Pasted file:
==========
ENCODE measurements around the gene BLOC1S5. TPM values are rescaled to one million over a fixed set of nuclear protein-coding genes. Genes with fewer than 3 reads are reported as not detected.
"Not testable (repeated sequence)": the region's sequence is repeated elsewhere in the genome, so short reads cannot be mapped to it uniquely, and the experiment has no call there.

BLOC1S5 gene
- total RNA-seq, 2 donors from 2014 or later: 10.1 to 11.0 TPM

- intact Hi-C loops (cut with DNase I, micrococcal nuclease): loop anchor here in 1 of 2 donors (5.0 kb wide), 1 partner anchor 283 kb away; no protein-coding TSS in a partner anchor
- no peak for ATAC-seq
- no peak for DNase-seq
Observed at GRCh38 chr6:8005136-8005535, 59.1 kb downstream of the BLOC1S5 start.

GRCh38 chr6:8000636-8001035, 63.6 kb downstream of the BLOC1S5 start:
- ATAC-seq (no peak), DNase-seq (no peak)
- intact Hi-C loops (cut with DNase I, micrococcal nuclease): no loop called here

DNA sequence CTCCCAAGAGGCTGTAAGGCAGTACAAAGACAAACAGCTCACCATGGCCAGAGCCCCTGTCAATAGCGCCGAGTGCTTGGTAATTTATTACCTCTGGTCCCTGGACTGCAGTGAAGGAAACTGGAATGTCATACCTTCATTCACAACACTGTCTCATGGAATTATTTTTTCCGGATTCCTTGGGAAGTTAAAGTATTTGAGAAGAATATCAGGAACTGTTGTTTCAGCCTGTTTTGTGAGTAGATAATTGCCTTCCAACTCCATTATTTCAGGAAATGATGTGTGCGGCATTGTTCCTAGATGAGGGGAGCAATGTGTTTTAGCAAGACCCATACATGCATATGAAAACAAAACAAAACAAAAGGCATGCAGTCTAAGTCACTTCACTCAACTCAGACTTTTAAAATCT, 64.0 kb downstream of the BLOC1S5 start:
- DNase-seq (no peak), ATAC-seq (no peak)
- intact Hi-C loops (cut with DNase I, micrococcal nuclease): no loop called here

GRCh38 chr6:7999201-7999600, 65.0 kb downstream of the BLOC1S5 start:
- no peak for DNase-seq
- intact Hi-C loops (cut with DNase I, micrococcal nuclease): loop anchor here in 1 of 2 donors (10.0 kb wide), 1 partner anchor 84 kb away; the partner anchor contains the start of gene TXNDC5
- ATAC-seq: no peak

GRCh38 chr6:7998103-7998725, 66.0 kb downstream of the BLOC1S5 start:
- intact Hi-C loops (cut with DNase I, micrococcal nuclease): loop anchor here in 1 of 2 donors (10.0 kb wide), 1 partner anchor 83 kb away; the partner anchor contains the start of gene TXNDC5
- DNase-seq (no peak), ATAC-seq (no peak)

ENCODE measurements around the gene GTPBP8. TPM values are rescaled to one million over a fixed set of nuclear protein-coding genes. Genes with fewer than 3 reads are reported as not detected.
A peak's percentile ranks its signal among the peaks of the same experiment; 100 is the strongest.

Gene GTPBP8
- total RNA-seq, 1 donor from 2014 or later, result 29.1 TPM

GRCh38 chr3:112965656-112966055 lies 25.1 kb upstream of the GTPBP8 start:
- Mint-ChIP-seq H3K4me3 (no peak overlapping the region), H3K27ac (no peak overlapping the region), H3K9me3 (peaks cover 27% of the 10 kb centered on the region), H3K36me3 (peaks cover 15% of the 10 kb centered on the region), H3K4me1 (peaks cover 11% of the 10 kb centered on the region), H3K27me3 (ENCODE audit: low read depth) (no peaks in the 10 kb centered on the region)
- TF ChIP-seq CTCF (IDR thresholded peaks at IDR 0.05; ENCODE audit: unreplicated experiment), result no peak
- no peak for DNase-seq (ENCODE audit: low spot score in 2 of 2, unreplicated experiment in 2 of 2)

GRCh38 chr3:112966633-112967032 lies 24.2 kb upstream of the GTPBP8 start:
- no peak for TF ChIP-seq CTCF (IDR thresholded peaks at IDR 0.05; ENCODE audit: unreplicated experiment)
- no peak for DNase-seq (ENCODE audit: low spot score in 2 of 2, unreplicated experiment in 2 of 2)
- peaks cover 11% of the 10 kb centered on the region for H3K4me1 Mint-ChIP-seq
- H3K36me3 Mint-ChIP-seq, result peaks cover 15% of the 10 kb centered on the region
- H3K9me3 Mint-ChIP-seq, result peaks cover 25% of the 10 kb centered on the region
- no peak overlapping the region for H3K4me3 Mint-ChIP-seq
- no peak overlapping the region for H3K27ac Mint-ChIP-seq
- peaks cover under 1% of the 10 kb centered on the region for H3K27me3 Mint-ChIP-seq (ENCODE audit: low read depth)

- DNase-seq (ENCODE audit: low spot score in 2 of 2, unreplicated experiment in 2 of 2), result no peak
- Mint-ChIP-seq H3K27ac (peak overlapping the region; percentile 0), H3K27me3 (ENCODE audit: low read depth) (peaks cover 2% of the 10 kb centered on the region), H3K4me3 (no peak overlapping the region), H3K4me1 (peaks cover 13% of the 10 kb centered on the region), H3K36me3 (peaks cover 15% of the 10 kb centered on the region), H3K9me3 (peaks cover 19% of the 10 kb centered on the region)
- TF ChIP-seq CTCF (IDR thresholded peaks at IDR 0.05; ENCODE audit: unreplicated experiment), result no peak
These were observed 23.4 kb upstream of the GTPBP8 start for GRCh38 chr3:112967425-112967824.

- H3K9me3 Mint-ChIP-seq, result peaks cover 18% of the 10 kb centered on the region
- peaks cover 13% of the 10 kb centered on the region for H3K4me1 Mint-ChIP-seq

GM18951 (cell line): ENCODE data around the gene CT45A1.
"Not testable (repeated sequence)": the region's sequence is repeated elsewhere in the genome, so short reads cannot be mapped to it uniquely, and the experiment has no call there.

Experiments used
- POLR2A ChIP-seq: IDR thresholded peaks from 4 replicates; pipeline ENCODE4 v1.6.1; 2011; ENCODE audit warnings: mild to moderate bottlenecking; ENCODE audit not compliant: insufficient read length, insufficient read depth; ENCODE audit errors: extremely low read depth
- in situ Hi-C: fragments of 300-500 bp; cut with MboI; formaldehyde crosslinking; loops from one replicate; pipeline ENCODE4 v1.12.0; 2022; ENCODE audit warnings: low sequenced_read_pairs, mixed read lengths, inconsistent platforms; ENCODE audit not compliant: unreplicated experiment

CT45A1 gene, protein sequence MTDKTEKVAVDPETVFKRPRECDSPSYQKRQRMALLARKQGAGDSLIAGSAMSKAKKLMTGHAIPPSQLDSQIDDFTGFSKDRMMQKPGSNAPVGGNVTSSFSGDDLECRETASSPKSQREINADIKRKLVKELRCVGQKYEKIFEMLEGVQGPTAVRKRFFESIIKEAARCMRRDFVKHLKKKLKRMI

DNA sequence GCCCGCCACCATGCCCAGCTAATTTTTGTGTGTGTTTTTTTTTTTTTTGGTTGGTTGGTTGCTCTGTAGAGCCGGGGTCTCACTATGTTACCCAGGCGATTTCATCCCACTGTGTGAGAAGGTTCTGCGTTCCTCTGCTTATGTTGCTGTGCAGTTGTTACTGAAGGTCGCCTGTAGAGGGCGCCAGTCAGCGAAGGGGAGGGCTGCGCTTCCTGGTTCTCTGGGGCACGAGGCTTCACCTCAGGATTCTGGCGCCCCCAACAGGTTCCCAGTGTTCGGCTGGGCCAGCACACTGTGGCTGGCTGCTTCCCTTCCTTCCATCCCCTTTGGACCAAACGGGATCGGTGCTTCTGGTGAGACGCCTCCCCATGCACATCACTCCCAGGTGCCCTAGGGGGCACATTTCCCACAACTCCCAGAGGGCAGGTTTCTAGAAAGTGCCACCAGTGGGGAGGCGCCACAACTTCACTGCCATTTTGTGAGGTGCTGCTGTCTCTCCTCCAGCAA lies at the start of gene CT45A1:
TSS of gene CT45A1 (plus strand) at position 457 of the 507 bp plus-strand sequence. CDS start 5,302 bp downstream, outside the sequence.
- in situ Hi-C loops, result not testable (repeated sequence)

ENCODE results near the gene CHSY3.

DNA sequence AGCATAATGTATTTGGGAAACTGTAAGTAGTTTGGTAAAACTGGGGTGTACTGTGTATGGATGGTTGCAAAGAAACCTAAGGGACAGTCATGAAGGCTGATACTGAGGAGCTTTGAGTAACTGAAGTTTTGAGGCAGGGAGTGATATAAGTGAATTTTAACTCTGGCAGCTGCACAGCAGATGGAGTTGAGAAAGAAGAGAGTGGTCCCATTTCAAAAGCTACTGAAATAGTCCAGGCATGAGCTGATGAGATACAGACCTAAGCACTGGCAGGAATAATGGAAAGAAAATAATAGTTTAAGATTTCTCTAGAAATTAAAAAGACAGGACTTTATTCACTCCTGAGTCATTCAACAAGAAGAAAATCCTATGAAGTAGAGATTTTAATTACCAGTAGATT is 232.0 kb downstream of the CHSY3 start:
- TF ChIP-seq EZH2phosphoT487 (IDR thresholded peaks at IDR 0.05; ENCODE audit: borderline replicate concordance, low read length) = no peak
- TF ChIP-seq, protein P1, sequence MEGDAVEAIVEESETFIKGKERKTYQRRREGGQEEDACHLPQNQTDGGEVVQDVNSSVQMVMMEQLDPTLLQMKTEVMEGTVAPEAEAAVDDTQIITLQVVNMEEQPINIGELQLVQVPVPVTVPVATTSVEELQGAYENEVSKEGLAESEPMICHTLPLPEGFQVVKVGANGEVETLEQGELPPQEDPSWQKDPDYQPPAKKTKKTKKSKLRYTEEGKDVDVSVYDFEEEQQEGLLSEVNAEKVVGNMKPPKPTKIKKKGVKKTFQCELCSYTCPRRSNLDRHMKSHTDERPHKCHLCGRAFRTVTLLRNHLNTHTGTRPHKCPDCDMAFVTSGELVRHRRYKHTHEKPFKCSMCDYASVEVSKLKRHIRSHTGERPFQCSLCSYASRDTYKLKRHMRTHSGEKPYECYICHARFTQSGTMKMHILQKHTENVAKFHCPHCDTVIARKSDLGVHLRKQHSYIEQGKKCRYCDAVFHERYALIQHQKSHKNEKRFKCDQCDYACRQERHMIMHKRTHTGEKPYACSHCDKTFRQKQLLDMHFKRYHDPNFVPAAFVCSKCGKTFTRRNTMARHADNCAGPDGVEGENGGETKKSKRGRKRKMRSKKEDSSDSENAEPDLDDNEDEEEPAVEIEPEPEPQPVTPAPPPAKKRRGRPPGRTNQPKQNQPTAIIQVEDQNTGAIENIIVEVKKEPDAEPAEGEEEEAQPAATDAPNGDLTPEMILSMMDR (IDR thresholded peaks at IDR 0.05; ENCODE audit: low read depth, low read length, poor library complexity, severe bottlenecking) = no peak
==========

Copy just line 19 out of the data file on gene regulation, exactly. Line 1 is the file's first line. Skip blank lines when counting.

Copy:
GRCh38 chr6:7998103-7998725, 66.0 kb downstream of the BLOC1S5 start: